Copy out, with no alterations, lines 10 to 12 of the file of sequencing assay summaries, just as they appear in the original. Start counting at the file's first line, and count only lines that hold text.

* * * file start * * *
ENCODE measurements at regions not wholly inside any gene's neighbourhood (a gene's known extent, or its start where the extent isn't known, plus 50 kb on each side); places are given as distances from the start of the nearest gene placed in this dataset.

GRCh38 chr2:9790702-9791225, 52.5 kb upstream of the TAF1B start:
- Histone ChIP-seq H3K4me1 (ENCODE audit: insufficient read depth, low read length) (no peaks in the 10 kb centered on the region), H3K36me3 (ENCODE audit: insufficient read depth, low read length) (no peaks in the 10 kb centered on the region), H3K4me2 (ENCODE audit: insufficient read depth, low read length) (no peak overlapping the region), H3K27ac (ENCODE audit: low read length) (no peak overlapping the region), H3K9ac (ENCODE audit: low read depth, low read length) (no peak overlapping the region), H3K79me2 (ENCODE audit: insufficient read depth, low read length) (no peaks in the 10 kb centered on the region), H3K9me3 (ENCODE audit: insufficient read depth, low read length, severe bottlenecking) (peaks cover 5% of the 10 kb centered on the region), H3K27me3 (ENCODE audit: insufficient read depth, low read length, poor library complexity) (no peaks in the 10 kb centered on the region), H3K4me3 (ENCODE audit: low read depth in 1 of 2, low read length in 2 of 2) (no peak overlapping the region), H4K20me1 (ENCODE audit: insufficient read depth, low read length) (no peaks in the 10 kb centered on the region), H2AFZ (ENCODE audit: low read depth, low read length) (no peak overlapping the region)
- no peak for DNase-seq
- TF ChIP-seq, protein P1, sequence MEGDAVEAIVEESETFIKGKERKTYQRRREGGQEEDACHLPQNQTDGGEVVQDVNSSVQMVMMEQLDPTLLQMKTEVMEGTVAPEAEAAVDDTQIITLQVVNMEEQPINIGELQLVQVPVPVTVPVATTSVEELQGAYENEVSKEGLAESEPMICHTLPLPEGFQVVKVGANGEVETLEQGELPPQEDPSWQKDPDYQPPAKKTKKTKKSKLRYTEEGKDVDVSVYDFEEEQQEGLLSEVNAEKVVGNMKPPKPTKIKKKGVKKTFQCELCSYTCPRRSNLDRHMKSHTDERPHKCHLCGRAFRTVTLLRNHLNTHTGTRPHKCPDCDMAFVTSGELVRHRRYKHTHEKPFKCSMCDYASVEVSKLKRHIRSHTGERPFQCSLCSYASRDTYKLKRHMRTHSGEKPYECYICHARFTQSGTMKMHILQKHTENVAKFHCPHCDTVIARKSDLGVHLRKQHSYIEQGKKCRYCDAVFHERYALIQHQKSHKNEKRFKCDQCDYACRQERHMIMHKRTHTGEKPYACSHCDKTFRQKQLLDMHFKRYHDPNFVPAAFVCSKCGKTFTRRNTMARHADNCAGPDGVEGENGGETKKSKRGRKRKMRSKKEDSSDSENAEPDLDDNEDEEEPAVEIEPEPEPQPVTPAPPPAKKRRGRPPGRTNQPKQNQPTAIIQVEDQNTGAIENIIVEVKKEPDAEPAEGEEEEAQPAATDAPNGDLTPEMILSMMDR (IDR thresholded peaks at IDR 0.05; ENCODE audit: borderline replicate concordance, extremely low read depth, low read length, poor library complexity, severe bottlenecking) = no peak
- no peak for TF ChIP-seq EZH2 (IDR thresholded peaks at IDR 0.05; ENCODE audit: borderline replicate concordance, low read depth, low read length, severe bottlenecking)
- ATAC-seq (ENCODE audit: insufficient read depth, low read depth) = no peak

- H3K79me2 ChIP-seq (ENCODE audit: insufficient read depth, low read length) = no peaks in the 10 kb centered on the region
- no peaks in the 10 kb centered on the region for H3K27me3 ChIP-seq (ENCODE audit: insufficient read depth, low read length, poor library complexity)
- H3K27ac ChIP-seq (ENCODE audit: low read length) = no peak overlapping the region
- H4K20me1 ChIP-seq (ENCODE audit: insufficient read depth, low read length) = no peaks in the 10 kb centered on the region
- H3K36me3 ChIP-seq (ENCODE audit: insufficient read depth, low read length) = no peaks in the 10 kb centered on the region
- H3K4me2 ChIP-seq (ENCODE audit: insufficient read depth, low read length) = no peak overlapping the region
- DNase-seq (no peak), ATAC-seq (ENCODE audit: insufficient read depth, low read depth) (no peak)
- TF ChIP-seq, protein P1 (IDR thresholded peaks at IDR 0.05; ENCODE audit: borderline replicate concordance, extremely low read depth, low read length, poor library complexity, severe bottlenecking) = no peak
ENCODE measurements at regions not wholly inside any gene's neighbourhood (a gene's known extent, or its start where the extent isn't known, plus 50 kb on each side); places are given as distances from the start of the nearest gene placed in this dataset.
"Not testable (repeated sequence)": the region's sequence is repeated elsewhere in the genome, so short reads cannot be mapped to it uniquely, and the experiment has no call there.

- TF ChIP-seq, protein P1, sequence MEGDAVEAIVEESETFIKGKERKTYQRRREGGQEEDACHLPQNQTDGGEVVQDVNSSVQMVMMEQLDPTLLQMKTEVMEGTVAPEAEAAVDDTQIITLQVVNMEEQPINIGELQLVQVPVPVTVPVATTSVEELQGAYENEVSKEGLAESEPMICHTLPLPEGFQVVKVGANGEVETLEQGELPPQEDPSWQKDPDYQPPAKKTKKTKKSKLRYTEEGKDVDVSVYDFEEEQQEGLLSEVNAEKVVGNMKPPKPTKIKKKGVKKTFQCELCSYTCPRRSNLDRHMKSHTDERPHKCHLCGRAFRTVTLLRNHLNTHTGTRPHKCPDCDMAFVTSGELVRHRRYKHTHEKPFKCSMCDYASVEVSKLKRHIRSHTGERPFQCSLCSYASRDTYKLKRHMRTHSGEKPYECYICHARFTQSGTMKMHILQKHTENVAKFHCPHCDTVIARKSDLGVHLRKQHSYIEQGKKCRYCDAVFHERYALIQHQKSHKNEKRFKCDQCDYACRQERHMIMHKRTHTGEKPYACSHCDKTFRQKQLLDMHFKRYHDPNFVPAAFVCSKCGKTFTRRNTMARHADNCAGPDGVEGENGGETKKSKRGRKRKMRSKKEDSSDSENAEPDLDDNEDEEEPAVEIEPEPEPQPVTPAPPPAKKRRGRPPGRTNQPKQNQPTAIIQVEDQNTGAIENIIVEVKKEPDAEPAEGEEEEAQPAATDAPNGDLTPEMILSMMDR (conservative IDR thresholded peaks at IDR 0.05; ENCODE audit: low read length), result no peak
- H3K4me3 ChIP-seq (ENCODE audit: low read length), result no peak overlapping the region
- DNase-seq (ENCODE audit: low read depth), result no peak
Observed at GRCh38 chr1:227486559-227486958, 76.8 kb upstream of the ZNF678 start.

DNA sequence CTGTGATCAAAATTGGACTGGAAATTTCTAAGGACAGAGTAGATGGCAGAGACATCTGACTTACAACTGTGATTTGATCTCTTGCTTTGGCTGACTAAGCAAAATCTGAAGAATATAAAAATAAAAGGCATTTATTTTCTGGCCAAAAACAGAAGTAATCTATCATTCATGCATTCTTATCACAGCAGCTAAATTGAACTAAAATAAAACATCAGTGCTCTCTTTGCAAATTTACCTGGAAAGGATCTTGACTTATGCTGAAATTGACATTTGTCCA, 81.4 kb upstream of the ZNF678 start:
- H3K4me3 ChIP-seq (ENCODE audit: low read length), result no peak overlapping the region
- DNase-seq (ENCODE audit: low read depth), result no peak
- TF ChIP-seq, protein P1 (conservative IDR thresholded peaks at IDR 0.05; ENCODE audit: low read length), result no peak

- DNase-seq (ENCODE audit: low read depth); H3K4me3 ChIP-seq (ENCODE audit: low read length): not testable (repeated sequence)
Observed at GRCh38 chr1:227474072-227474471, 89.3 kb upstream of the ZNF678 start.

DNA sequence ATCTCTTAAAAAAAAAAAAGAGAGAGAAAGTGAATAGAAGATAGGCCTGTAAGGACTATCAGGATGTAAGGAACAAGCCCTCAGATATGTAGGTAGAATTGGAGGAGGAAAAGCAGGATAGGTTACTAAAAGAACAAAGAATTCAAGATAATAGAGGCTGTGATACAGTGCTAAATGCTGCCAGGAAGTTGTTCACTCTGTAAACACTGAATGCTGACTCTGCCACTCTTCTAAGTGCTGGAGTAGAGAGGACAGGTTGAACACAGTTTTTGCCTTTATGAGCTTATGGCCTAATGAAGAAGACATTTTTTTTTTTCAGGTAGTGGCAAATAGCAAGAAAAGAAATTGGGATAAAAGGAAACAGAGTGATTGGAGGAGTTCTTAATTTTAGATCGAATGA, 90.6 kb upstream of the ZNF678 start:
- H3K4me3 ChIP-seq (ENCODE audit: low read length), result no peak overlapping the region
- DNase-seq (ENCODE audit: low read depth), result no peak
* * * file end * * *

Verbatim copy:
- H3K27ac ChIP-seq (ENCODE audit: low read length) = no peak overlapping the region
- H4K20me1 ChIP-seq (ENCODE audit: insufficient read depth, low read length) = no peaks in the 10 kb centered on the region
- H3K36me3 ChIP-seq (ENCODE audit: insufficient read depth, low read length) = no peaks in the 10 kb centered on the region